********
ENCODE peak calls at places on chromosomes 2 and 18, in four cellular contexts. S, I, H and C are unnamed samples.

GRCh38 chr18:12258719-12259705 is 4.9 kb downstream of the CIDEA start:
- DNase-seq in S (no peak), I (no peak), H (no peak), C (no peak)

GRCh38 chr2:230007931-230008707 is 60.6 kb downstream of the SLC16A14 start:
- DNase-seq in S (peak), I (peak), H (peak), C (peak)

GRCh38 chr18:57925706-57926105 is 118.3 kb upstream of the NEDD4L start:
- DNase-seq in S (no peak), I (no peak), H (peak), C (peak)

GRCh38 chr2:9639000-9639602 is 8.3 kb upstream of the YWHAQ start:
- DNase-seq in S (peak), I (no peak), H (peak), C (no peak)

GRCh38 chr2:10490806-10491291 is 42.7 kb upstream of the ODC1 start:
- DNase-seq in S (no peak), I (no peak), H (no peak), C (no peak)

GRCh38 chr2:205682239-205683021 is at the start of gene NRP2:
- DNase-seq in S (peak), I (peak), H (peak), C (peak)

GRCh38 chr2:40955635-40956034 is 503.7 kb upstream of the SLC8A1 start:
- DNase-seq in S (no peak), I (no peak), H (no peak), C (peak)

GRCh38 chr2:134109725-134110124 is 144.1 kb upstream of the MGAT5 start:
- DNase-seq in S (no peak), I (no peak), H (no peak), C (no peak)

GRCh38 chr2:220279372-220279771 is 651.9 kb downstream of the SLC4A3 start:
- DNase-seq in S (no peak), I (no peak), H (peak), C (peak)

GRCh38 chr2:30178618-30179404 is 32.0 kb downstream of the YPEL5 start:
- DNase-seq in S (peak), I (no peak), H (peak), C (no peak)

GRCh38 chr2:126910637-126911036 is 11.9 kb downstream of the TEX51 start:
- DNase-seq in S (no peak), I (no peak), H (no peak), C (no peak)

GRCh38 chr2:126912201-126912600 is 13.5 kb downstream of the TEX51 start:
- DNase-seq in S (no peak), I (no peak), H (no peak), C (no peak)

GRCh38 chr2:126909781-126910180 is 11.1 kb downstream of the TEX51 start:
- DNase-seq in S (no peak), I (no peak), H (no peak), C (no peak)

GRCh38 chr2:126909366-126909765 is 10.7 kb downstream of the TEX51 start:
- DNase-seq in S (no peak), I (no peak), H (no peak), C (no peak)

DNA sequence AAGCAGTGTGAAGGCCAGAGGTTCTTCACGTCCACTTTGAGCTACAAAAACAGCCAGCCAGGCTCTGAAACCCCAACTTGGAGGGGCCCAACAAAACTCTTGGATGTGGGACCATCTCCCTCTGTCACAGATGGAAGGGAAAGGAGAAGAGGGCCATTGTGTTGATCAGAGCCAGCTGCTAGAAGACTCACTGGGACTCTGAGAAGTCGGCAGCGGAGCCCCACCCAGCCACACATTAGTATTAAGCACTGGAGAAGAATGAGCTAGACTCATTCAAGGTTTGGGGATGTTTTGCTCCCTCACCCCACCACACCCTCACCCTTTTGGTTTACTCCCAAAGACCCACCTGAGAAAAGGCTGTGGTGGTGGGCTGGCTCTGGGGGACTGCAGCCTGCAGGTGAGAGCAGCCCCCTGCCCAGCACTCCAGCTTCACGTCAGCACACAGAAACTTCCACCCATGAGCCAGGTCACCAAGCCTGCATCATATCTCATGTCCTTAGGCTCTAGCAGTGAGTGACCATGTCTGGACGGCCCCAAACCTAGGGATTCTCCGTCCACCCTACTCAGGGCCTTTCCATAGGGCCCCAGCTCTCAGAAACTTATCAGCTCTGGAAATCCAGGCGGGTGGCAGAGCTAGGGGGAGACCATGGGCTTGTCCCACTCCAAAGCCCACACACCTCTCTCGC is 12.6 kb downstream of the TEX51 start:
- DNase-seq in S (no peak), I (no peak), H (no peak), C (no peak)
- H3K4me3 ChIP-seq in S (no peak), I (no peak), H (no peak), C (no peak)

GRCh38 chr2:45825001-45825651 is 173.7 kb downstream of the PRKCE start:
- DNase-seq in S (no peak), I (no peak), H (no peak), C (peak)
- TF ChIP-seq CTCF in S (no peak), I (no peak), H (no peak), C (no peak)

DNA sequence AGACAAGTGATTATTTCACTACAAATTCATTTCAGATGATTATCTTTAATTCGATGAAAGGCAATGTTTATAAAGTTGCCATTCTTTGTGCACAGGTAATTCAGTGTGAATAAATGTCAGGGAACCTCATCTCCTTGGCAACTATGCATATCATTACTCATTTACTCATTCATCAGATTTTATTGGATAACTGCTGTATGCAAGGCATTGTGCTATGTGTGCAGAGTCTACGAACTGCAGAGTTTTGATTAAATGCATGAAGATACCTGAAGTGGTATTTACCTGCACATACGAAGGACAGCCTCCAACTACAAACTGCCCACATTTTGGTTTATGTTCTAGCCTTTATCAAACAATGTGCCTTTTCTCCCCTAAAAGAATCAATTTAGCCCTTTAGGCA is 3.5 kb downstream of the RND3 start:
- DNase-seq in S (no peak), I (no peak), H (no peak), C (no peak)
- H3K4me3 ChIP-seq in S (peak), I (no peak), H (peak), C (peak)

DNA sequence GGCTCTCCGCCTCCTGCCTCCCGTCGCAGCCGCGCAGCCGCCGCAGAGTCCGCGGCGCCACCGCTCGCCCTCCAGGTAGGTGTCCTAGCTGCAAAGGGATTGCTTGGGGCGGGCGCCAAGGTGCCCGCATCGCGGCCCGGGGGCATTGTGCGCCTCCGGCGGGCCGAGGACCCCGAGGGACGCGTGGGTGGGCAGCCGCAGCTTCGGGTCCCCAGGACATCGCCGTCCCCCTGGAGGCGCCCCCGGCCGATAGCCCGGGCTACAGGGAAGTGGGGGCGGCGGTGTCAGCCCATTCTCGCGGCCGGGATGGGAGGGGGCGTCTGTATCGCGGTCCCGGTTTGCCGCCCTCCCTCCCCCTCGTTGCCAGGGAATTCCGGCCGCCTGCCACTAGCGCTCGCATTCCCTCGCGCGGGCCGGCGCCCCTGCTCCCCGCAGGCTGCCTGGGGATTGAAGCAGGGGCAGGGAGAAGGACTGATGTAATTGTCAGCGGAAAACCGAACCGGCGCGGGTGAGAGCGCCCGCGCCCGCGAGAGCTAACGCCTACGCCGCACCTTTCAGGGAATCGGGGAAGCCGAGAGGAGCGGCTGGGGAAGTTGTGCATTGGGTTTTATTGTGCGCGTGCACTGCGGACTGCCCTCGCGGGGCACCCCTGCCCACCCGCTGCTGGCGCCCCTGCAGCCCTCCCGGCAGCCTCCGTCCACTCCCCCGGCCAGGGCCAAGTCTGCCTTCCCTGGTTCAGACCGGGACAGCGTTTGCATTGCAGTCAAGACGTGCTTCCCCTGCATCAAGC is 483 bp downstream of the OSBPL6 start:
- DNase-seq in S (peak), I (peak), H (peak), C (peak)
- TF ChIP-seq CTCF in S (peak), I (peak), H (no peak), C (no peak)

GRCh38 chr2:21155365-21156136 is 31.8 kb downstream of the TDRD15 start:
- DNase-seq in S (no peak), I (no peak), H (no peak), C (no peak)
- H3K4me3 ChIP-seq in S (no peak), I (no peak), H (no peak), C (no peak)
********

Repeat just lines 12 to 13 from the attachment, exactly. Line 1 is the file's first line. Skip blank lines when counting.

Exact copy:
GRCh38 chr2:205682239-205683021 is at the start of gene NRP2:
- DNase-seq in S (peak), I (peak), H (peak), C (peak)